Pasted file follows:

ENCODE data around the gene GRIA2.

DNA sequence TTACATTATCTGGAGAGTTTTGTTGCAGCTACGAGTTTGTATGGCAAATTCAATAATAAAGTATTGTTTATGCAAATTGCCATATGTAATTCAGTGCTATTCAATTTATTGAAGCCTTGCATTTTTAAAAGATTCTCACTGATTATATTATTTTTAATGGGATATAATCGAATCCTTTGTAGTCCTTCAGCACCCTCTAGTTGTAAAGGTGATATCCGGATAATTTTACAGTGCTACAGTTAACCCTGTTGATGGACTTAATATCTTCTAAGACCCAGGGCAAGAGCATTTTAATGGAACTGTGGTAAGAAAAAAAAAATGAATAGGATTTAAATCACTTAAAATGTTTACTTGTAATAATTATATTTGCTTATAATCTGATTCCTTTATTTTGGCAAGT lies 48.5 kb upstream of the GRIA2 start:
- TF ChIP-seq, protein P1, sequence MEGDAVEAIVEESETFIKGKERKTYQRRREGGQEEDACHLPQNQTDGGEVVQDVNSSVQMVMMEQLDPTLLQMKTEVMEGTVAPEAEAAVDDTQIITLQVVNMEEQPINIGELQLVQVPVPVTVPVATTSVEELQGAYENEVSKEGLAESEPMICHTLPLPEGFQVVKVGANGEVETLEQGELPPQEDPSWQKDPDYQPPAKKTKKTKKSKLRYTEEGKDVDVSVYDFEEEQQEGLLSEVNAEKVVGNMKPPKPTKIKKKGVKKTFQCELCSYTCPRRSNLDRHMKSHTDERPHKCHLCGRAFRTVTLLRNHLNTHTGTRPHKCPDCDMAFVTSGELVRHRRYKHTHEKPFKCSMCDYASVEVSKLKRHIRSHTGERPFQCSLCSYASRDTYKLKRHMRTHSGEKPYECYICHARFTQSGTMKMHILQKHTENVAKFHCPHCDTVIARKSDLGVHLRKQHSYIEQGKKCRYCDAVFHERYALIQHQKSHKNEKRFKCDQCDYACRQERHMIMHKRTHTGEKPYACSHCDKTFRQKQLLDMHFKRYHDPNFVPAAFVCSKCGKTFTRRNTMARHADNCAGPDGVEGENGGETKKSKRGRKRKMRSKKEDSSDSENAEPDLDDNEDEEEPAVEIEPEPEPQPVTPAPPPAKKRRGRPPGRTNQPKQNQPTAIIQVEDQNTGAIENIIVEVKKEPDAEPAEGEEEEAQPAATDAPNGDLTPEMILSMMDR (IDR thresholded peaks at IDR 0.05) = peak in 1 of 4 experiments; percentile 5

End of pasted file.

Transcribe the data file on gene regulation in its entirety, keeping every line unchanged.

ENCODE data around the gene GRIA2.

DNA sequence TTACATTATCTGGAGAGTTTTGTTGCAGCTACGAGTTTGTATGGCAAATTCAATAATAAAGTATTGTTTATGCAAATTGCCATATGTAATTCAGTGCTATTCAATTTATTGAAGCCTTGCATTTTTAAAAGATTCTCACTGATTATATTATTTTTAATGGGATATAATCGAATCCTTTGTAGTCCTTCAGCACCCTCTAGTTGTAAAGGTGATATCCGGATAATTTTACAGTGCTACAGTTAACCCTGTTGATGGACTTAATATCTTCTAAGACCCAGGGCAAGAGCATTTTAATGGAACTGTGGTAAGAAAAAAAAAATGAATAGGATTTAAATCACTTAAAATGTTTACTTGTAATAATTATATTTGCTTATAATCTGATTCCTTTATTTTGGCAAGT lies 48.5 kb upstream of the GRIA2 start:
- TF ChIP-seq, protein P1, sequence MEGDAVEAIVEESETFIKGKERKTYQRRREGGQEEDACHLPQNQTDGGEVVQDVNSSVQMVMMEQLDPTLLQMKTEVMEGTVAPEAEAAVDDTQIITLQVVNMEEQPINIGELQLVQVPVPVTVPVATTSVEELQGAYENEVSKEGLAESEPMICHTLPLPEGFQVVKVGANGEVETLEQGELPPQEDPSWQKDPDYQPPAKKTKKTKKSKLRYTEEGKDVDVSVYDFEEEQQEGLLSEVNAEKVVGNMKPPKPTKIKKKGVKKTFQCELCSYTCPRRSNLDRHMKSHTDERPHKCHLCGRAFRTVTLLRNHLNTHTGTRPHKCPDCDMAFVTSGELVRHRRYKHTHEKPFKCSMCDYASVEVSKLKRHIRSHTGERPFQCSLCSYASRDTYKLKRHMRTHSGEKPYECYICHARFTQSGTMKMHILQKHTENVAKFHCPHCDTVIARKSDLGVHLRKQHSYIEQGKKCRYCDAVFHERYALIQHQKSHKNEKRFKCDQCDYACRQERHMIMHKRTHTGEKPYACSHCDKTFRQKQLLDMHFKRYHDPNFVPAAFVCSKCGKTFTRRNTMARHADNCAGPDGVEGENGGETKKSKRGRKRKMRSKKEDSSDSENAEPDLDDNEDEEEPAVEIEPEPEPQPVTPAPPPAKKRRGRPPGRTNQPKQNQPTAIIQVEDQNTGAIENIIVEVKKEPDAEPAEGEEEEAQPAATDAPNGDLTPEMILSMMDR (IDR thresholded peaks at IDR 0.05) = peak in 1 of 4 experiments; percentile 5